OMG Interview Blog

The point of an interview is to put your best foot forward and demonstrate how you would be an asset to the company. The key to any interview is to think before you speak. Casually spouting totally random facts about yourself can end the interview before it has ever really begun. It is always best to stay on-topic in an interview, referring only to relevant items related to that interview and your work experience and skills. Below we have highlighted some topics that you should resist speaking about when in an interview. You might think that these are common sense, but you would be amazed at what people say in an interview.

  • How is your day – when an interviewer simply asks you how your day is going, this is just a simple gesture as a way to start the conversation flowing in an interview, it is not an opportunity for you to vent about your rushed morning and how bad the commute was to the facility where the interview is taking place. Keep your response polite and simple. The KISS method is perfect here.
  • What kind of car you drive – what interviewer wants to know that you drive an Escalade, when they drive a Civic?
  • Financial status and problems – nothing good can come from you speaking about either your good or poor financial situation. Adding to this, that fact that your financial situation is so good that you don’t need to work. The only thing that can come out of that is red-flags.
  • Marital status or dating status – here is a situation where not only less is more, but nothing is ideal. No interviewer wants to know how many dating sites you are on, or if you are getting divorced.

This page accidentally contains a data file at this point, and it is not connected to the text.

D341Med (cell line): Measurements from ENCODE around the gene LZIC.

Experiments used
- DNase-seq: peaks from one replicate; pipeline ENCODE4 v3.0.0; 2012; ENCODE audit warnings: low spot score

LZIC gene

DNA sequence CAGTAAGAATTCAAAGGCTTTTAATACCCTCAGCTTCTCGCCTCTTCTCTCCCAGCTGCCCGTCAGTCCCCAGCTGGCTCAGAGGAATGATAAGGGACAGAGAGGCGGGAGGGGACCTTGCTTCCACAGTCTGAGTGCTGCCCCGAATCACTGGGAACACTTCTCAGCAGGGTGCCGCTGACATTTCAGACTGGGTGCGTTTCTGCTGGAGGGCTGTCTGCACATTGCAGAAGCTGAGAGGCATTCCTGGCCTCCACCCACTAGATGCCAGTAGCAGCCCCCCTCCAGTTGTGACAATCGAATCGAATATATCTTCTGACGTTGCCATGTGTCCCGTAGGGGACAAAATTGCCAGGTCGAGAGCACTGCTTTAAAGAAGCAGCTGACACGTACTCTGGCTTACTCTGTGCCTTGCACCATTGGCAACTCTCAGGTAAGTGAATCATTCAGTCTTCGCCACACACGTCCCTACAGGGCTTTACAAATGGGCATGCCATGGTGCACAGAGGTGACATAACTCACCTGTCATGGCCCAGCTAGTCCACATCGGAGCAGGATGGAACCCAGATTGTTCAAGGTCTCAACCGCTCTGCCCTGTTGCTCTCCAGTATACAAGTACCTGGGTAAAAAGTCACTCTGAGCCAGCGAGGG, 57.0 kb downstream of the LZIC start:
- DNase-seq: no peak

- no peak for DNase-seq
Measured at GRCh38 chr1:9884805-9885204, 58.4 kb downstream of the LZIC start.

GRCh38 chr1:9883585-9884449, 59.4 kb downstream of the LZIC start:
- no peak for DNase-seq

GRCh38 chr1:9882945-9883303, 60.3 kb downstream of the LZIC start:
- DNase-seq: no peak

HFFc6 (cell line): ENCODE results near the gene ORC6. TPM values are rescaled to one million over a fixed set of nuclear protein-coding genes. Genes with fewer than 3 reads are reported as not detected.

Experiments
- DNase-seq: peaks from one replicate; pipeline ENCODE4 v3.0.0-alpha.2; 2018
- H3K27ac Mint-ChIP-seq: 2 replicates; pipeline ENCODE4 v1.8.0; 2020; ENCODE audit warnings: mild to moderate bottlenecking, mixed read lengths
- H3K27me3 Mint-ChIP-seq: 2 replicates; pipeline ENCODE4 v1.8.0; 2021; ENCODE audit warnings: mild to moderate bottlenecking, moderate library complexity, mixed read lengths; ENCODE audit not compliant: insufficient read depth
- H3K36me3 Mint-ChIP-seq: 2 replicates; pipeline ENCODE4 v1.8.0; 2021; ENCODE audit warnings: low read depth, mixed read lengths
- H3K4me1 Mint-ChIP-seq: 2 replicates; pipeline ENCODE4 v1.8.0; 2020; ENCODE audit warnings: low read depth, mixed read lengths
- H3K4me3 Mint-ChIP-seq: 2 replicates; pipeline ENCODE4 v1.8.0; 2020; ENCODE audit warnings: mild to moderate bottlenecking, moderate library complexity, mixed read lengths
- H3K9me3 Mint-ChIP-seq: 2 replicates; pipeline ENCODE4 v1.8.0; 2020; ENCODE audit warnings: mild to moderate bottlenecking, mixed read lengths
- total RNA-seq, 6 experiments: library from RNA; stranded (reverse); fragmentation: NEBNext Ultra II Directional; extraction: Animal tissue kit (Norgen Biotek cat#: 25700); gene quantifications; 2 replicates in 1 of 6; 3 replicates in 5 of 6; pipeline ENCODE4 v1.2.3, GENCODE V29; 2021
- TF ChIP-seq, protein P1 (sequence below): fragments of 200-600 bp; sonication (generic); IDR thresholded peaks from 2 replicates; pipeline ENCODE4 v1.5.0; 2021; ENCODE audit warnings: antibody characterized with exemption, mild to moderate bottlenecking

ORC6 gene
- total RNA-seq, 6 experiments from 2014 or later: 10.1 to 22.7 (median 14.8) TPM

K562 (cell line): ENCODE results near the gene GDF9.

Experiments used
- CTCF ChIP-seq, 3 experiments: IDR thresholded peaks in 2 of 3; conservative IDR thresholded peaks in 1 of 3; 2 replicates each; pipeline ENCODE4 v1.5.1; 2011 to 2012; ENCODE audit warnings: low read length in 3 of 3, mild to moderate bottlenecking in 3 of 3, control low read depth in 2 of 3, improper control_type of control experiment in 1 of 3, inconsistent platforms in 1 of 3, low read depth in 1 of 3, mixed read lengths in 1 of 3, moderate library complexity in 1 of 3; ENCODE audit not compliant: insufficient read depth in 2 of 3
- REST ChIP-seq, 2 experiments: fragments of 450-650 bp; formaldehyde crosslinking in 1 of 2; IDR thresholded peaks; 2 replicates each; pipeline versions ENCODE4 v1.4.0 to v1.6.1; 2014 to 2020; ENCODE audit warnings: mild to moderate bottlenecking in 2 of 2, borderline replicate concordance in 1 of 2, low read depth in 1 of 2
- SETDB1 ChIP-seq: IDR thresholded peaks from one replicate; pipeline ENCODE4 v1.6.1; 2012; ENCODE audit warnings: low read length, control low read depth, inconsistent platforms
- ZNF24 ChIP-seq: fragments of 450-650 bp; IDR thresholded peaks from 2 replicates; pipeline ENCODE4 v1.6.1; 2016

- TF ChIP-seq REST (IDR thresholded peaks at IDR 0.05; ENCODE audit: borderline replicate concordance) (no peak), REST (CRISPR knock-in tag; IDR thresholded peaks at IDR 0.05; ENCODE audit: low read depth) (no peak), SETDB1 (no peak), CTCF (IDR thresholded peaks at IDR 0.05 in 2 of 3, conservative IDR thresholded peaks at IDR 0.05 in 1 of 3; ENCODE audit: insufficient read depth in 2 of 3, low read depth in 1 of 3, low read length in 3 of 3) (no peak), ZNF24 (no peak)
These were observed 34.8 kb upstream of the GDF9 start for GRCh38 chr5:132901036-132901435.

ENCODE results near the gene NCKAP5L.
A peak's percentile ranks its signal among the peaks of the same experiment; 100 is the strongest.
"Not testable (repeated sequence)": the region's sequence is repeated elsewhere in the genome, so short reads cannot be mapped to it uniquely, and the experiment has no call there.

• Pride in illegal activities (no joke) – do not boast about how you figured out how to cheat the IRS or scam the Easy Pass lane on the highway. No interviewer will think you are ingenious for any such activities.
  • Drama about past employers or employment situations – sharing nasty little details about a previous situation is never a good idea. In the eyes of the interviewer, it only screams that you have loose lips.
  • Politics – bringing up political preferences with someone that you just met is never a good idea. Those preferences are your own and should stay that way.

Consider the interview as a dance and someone has to lead, and it should not be you. Let the interviewer lead. Below we have highlighted some topics that you should consider following to have a successful interview from both the interviewer’s perspective and your’s.

  • Research the company thoroughly and be prepared to share your knowledge with the interviewer. You would be amazed how many people walk into an interview knowing nothing about the company.
  • Be prepared with your resume and pertinent questions about the company and the position.
  • Stay on topic – respond to what you are being asked, in short, concise statements, providing the detail that you feel needed to highlight you points. Do not go on and on, to the point that you need to be interrupted by the interviewer to ask that next question. In short…Don’t Talk Too Much, but just enough.
  • Understand what value you can bring to the company, and what your goals would be within the organization if you got the position. Be prepared to speak to both the topics. Missing this opportunity could cost you the position.
  • When asked about why you left a previous position, avoid using the statement that it was a “mutual decision.” Rarely is it ever mutual, but it does happen, so just state the truth in a manner that you are comfortable, but not offensive to your previous employer.
  • Be prepared with current and relevant references. If you are only able to provide references that are five years or older, that will raise red flags; current is key.

Be prepared, be polite, stay on-topic, don’t talk too much and close the deal and get the job!

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